Play can go in any direction. It is infinite in its possibilities, so I tend to see it as expecting the unexpected. Loosely there are four types of play: playing with ideas, playing with others, playing with words and playing with objects. You’ll know when you see them because the one thing they all have in common is joy.
How does play sit alongside your ‘3 Ms’?
The 3Ms came about because there is a curriculum. I am deeply passionate about play but also about emotional connection to experience. I wanted to find a way that I could meet the demands of the Adult World whilst enabling children to engage in play and its freedom.
The 3Ms are Making Conversation, Mark Making and Mathematics – these are the things that the Adult World demand from children.
Of course there is a debate to be had about appropriateness of writing and ‘formal learning’ but I I’m not in a position to affect the policy makers. What I can do is affect how I go about achieving it.
The 3Ms are skills driven, and work on the cusp of each individual child’s understanding and development. It uses play as a tool. I think it’s why the book has resonated with practitioners because it demonstrates that demand can be met through joy and an alternative to control and power over children.
What’s your background, Greg?
I have a mixed background you might say! I came to work in education late in life, but I think my history gave me a richness that I could draw on. I’ve had various roles in the past, but the flow has led me to today where I hope I can continue to inspire and encourage.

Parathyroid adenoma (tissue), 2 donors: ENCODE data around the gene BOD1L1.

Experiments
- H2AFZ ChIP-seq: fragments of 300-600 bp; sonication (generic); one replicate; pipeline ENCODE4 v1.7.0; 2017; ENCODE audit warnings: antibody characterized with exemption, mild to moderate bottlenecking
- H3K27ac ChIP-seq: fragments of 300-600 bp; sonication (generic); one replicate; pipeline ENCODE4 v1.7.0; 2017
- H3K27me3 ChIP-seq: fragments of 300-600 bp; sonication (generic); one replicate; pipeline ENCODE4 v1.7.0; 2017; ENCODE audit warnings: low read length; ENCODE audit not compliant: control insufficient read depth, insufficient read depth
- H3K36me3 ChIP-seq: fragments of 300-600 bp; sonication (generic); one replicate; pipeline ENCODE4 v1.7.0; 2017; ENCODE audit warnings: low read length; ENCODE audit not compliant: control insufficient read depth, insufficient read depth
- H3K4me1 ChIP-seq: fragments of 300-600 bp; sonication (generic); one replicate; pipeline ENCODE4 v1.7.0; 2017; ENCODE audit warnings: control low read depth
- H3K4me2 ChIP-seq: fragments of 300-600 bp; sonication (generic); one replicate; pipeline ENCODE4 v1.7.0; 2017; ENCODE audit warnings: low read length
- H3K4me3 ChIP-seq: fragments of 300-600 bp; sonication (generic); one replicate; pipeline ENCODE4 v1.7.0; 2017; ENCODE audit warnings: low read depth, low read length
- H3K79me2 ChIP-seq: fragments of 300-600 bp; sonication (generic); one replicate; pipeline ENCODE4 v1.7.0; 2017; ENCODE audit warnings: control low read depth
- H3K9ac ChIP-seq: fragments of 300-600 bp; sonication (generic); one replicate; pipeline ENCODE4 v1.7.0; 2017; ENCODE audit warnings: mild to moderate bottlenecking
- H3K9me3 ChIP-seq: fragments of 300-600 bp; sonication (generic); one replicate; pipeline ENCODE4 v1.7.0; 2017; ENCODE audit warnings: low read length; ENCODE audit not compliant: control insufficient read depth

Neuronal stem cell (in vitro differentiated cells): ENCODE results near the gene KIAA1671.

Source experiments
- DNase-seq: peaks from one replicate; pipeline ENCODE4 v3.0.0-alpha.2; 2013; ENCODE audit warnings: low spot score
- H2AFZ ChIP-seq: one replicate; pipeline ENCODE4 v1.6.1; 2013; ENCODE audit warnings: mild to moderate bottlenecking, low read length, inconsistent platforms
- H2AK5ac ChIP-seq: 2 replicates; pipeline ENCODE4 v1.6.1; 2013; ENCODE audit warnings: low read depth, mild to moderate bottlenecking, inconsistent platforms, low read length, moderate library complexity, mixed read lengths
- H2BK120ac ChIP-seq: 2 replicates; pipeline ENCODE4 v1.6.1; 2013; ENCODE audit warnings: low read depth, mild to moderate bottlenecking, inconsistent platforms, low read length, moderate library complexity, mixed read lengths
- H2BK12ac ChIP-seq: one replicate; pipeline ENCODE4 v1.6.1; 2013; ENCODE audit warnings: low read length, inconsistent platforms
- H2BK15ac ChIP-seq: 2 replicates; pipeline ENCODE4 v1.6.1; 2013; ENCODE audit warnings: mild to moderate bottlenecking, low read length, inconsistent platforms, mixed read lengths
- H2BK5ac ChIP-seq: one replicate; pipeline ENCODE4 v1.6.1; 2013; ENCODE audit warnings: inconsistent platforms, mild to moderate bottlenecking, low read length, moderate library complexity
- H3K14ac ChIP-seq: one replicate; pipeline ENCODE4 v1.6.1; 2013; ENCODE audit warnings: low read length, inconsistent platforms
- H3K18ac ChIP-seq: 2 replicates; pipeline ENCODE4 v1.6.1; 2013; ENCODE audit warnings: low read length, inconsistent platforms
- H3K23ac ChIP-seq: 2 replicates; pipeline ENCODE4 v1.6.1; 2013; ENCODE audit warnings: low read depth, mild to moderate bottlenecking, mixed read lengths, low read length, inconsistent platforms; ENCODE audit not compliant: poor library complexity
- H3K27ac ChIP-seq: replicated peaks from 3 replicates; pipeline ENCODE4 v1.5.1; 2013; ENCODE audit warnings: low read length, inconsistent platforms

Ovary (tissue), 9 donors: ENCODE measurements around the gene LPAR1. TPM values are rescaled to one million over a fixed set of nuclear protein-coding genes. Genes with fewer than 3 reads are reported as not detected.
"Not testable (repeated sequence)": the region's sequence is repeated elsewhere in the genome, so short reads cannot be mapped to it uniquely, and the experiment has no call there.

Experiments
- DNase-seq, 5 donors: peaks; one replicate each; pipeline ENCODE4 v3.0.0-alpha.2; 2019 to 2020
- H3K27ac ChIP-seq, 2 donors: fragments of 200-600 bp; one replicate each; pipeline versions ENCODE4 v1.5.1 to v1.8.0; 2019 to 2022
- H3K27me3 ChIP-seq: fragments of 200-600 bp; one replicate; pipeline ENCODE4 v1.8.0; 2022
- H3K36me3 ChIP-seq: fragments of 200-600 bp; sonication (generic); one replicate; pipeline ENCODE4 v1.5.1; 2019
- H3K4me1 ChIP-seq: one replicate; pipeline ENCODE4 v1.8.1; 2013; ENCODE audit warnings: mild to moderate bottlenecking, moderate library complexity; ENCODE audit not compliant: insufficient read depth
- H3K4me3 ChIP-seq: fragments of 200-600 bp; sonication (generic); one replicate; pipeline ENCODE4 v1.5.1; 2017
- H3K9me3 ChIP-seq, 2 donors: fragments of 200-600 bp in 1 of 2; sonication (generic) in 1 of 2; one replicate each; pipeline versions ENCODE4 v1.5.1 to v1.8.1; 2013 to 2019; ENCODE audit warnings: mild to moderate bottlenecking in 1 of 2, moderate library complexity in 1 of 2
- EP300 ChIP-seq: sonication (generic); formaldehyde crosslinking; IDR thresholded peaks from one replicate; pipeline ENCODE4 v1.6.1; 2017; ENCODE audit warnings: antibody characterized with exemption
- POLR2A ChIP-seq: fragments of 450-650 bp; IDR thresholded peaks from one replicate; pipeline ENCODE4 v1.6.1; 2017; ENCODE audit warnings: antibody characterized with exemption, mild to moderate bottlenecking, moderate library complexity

I have ambitions to bring about change in policy but who knows? I will try the hardest I can because I believe that children deserve far, far better than what our education system considers to be acceptable. The moment any government thinks that testing children at 4.5 years old tells me everything I need to know about it.
Play is politics – how we value children reflects the state of any society. Unfortunately, England’s education system is becoming more and more about business and CEOs than it is children. So in a way it’s not about the past or background, it’s about the future: we have to keep hope because from hope comes faith and from faith comes love – if we love and connect to children, advocating them, being their voice in solidarity then at some point, one day, change will come because love is unstoppable once it takes hold.
You recently spent a training day with our nursery staff. What’s a day with you like? How did the training go?
You’d need to ask them!
I had a great time! The feedback was very positive, and it was great to see practitioners who were eager to develop their understanding, as it was to see the setting at first hand and all the efforts that had gone into the realisation of the vision.
I’d like to think that when I share my thoughts and experiences that I inspire people, challenge them and also reassure them that it’s a journey and that learning about oneself and children never truly ends.
It’s a great privilege to see so many places that are committing to play, that want children at the centre. I learn just as much in a way because visiting settings opens my eyes further to different opinions and practice.
Early Years is going to bounce back, and I hope that whenever I finish speaking people leave feeling that they are part of something bigger, a network of ‘playlines’ stretching round the globe. Every time we enable play we are making a statement for all children around the world, and that can be a very powerful way to think of yourself as an educator.
Anything else you’d like to share?
Education is a co-adventure.
Enable play, enable children. Keep playing and playing hard. Advocate the right of children to play. Sing the song of children’s magic wherever you can and to whoever will listen.
We may think that we are ‘just’ early years workers but we aren’t – we are changing the world in small ways perhaps but change is far better than none. Play is critical – let’s now allow it to become a lost word.
Thanks so much for taking time to share your thoughts with us, Greg.